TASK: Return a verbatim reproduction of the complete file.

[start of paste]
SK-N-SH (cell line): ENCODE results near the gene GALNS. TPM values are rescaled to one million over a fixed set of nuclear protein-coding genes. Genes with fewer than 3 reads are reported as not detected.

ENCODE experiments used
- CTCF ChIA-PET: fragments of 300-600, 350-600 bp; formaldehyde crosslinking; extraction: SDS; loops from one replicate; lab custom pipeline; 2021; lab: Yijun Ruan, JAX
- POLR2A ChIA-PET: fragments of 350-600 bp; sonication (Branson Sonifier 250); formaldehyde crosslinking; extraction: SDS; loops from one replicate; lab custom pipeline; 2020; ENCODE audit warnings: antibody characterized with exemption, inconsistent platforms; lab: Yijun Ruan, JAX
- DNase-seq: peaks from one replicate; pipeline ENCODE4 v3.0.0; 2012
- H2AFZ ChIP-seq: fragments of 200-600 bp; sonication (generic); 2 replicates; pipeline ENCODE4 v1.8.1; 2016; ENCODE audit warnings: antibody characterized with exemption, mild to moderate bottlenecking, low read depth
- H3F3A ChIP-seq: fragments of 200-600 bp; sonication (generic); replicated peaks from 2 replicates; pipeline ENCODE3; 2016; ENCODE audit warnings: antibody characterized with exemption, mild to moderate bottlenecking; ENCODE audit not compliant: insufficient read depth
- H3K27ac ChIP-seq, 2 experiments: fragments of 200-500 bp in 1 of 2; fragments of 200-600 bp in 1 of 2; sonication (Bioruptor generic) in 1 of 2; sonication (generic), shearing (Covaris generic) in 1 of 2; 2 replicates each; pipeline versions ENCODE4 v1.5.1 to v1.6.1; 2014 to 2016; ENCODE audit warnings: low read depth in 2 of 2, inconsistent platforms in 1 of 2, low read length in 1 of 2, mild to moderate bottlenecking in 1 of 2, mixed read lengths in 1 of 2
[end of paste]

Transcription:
SK-N-SH (cell line): ENCODE results near the gene GALNS. TPM values are rescaled to one million over a fixed set of nuclear protein-coding genes. Genes with fewer than 3 reads are reported as not detected.

ENCODE experiments used
- CTCF ChIA-PET: fragments of 300-600, 350-600 bp; formaldehyde crosslinking; extraction: SDS; loops from one replicate; lab custom pipeline; 2021; lab: Yijun Ruan, JAX
- POLR2A ChIA-PET: fragments of 350-600 bp; sonication (Branson Sonifier 250); formaldehyde crosslinking; extraction: SDS; loops from one replicate; lab custom pipeline; 2020; ENCODE audit warnings: antibody characterized with exemption, inconsistent platforms; lab: Yijun Ruan, JAX
- DNase-seq: peaks from one replicate; pipeline ENCODE4 v3.0.0; 2012
- H2AFZ ChIP-seq: fragments of 200-600 bp; sonication (generic); 2 replicates; pipeline ENCODE4 v1.8.1; 2016; ENCODE audit warnings: antibody characterized with exemption, mild to moderate bottlenecking, low read depth
- H3F3A ChIP-seq: fragments of 200-600 bp; sonication (generic); replicated peaks from 2 replicates; pipeline ENCODE3; 2016; ENCODE audit warnings: antibody characterized with exemption, mild to moderate bottlenecking; ENCODE audit not compliant: insufficient read depth
- H3K27ac ChIP-seq, 2 experiments: fragments of 200-500 bp in 1 of 2; fragments of 200-600 bp in 1 of 2; sonication (Bioruptor generic) in 1 of 2; sonication (generic), shearing (Covaris generic) in 1 of 2; 2 replicates each; pipeline versions ENCODE4 v1.5.1 to v1.6.1; 2014 to 2016; ENCODE audit warnings: low read depth in 2 of 2, inconsistent platforms in 1 of 2, low read length in 1 of 2, mild to moderate bottlenecking in 1 of 2, mixed read lengths in 1 of 2